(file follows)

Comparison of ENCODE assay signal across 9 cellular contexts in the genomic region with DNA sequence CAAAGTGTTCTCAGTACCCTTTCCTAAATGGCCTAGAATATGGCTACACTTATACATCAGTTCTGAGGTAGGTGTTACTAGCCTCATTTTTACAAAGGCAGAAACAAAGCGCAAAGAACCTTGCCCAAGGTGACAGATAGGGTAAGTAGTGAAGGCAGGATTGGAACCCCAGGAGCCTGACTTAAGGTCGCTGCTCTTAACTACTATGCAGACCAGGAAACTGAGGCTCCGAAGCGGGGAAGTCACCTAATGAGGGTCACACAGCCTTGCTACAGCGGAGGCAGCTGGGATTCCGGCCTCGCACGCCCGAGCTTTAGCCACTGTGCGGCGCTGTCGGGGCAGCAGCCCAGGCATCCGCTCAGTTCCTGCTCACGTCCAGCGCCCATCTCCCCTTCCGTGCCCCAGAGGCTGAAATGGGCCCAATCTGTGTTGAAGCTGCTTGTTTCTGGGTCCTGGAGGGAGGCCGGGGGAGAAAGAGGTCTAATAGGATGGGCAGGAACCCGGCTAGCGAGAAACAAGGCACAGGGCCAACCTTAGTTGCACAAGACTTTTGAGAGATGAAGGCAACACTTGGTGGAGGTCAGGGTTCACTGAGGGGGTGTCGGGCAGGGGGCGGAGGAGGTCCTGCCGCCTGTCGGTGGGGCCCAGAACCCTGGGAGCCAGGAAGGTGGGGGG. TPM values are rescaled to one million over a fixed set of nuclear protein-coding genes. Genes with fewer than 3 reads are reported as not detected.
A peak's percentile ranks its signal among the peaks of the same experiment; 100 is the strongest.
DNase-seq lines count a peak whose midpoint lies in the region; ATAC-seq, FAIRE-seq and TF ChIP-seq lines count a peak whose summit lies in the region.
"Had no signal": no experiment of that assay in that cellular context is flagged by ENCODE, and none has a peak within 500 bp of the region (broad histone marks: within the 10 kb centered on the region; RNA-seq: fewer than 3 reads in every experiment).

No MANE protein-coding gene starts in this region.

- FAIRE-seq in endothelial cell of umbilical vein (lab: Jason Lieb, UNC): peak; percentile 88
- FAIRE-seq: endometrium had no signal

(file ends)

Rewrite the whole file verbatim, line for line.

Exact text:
Comparison of ENCODE assay signal across 9 cellular contexts in the genomic region with DNA sequence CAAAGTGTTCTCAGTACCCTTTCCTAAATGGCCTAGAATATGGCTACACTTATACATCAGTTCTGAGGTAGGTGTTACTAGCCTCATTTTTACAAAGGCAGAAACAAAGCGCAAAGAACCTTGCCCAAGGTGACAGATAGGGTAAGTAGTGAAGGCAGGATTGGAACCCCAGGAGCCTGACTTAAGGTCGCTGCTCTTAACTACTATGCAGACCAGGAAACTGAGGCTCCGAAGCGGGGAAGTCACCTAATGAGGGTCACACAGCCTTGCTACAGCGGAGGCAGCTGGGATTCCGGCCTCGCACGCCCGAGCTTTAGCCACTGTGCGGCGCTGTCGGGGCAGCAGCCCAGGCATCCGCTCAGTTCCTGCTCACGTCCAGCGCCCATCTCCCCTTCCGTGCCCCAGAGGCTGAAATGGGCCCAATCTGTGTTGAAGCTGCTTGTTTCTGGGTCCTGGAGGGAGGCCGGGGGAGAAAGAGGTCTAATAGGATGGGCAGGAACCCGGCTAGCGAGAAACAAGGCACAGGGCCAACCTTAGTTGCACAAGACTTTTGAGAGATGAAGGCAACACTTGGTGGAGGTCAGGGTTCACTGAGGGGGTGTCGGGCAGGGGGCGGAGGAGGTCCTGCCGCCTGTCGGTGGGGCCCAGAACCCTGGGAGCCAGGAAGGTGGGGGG. TPM values are rescaled to one million over a fixed set of nuclear protein-coding genes. Genes with fewer than 3 reads are reported as not detected.
A peak's percentile ranks its signal among the peaks of the same experiment; 100 is the strongest.
DNase-seq lines count a peak whose midpoint lies in the region; ATAC-seq, FAIRE-seq and TF ChIP-seq lines count a peak whose summit lies in the region.
"Had no signal": no experiment of that assay in that cellular context is flagged by ENCODE, and none has a peak within 500 bp of the region (broad histone marks: within the 10 kb centered on the region; RNA-seq: fewer than 3 reads in every experiment).

No MANE protein-coding gene starts in this region.

- FAIRE-seq in endothelial cell of umbilical vein (lab: Jason Lieb, UNC): peak; percentile 88
- FAIRE-seq: endometrium had no signal